Their most recent escape by the hands of Judge Haldaine had, in essence, been a severe stroke of luck. The entire facility had been manned by only four Judges at the time of the Chaos Bug riots as the rest had been pulled away to fight outside, and the rest? It had weighed entirely on the trust that the city’s Judges had in each other. The assumed loyalty to their city that came with carrying a badge.

    Had it been any other time, the plan would have likely failed miserably, and they would have been swiftly returned to containment. Had Judge Death been the one to try and break them out? He would have been swiftly sent back with them all, and it all would have been for naught.

    Stuffed back into an eighty-meter-long plug in the ground, surrounded by a vault on top of a vault, complete with a complete staff of Judges both normal and Psi as icing on the concrete cake.

    No amount of Death Cult cunning could get past that level of security, and given how an attempt to nuke the city had went while they were still contained suggested that sheer firepower was out of the question.

    Would it not be smart to simply wait until one of them was vulnerable for release, or perhaps all of them? As the Dark Judge had pondered this during this lengthy walk, he thought so. It was only by stroke of luck that Judge Death happened to be the one that was available to be released more readily than his lieutenants.

    Would it not make sense that their chief wandered off into the wastelands, to think and reflect after every failed attempt upon Mega City One had come to full realization? It had not been the first time Judge Death had decided to put his goals of bringing justice to Mega City One on the back burner either. He remembered how morose their leader became after the failure of Necropolis, the one large scale plan that seemed sure to succeed, if not for a single Judge who had managed to return, one who should have been long dead. It was odd, how Dredd managed to keep coming and stopped them at every turn. Even in the chaos of all the rioting he managed to find them and destroy each and every one of their hosts, forcing the dark Judge and his brother’s spirits to fly away on the wind until they came across PJ Maybe.

    That name, it left a sour taste in his mouth despite Judge Mortis’ tongue having lost its sense of flavor long ago. The sinner was far more trouble than he was worth, which made it all the more puzzling as to why they had not just possessed him in the first place. Correction, there were two whys as to how PJ Maybe managed to capture them so easily. One of which may as well be dubbed Schrodinger’s Bonfire and the other had left him as the only remaining Dark Judge upon this dimension.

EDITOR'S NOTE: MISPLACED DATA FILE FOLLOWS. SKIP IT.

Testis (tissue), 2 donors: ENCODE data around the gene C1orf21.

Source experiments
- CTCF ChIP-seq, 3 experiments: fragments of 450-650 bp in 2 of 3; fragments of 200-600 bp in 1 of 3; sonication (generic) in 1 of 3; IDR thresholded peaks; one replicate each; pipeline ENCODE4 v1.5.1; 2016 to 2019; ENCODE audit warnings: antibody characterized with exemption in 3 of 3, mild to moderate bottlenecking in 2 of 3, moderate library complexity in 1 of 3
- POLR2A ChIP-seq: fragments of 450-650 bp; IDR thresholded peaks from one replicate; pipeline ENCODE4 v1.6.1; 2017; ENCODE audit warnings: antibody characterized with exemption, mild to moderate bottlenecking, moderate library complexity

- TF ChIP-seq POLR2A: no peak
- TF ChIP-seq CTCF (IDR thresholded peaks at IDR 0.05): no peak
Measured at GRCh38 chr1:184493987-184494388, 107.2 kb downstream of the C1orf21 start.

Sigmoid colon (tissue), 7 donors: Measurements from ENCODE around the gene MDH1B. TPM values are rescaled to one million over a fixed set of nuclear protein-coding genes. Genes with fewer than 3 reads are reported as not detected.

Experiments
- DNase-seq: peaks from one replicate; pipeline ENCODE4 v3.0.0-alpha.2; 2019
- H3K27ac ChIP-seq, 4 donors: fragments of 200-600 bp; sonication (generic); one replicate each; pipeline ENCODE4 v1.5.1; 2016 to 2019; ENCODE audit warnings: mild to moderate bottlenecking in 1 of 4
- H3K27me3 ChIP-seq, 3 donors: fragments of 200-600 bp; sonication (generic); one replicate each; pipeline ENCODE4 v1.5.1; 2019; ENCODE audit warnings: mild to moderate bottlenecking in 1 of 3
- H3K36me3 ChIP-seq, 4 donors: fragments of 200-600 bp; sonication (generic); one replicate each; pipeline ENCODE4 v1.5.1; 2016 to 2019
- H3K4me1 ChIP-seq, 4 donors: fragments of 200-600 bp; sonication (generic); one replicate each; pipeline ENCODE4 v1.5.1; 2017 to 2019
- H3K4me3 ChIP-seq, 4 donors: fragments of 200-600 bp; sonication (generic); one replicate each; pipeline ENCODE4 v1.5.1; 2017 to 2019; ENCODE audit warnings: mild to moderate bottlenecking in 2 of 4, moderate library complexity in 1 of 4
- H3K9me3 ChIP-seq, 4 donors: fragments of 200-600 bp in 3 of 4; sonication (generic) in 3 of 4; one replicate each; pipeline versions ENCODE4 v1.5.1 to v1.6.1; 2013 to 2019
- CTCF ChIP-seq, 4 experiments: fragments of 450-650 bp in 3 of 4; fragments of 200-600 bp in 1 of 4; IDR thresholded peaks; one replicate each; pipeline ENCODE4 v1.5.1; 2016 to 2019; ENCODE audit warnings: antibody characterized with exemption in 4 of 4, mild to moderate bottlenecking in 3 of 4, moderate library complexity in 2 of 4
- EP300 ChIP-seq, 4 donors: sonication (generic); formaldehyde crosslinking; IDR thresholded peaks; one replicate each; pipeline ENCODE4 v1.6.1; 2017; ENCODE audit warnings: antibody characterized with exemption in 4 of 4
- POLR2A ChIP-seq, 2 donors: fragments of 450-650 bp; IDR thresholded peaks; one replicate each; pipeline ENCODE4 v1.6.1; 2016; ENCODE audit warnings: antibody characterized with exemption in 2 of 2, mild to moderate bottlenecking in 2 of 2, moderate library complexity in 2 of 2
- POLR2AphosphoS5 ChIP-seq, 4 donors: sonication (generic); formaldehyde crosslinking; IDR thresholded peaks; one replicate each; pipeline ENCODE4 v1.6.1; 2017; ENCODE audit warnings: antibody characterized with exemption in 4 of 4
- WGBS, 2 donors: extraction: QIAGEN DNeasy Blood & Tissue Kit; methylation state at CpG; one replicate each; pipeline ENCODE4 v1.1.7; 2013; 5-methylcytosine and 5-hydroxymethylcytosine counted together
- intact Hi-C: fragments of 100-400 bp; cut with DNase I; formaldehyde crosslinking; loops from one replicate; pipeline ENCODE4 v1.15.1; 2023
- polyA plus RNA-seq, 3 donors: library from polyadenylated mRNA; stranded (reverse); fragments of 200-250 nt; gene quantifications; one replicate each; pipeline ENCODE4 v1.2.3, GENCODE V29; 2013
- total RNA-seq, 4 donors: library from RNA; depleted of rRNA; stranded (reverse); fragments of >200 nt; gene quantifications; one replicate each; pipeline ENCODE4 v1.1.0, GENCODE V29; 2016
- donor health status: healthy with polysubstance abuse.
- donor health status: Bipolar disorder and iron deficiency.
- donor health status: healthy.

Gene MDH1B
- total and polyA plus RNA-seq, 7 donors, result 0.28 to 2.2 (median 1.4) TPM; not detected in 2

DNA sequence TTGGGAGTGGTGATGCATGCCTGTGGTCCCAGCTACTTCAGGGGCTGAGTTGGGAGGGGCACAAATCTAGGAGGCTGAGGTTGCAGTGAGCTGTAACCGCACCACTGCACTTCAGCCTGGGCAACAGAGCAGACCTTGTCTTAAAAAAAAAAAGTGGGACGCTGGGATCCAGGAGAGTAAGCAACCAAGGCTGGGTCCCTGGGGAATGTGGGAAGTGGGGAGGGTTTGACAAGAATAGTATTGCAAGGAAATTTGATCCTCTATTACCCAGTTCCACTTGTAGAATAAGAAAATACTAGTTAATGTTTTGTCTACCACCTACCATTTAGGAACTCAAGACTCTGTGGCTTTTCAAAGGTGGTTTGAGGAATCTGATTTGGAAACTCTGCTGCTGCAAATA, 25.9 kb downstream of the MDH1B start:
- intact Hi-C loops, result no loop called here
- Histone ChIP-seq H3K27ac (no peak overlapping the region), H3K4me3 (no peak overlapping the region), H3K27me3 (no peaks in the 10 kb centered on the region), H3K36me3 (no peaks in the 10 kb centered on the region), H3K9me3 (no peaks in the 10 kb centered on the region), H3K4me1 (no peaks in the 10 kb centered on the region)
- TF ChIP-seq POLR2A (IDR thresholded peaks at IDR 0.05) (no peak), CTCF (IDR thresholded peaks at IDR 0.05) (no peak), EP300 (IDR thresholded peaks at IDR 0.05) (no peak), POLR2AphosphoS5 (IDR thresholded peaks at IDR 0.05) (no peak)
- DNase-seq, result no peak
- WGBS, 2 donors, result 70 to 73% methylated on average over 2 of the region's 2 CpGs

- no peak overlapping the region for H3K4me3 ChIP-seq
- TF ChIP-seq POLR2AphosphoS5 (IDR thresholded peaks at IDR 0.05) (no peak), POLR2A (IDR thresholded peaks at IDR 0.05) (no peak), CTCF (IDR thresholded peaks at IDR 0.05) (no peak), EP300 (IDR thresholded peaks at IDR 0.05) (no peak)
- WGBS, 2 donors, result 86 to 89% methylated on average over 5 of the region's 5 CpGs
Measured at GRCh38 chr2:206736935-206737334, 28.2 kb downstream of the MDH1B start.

Though PJ’s name may as well have been a few grains of salt compared to the ire connected to Dredd and Anderson.

    Regardless, one question had still remained, should he, Fire, or Fear have been released and left with not only the monumental task of purging an entire world, but also needing to free his brethren... What would they have done? Certainly, they all would have said they would try and break their brother’s free, but how would they have done it? Would they have waited for an opportunity to break into their vault and steal them all out in one fell swoop, or would they have opted to try and purge Mega City One first so there would be no unforeseen risks upon springing them.

    Judge Mortis knew he would have attempted the former, if placed in such a situation. The city was rife with iniquity, it would only be a matter of time before their Judges dropped their guard somewhere. That somewhere would inevitably be their containment vault sooner or later.

    May it take a year, a decade, a century, he would wait patiently and break them free when a vulnerability presented itself. Given how quickly change tended to set in upon the oddity that was Portal Breach, he likely would only have to wait a few months at the most should anything transpire. Which brought him to another quandary as he continued his trek...

    Why had everything changed so quickly in such a short matter of time? Certainly there was a matter of choice involved, Judge Death was not around to give commands and direct them. This place was nothing they had ever encountered before, but all the same, was that not the case regarding Mega City One as well? Had it not been completely alien to them in all sense of the word, the only grounding point to speak of being that it was an incredibly iniquitous world rife with sin? Judge Mortis had his reasons when he had opted to stay on Deadworld instead of follow Death to new dimensions, but upon travelling there himself, having spent over two decades within the city’s walls... He understood why it needed to be purged, why their Chief Judge had taken on such a task.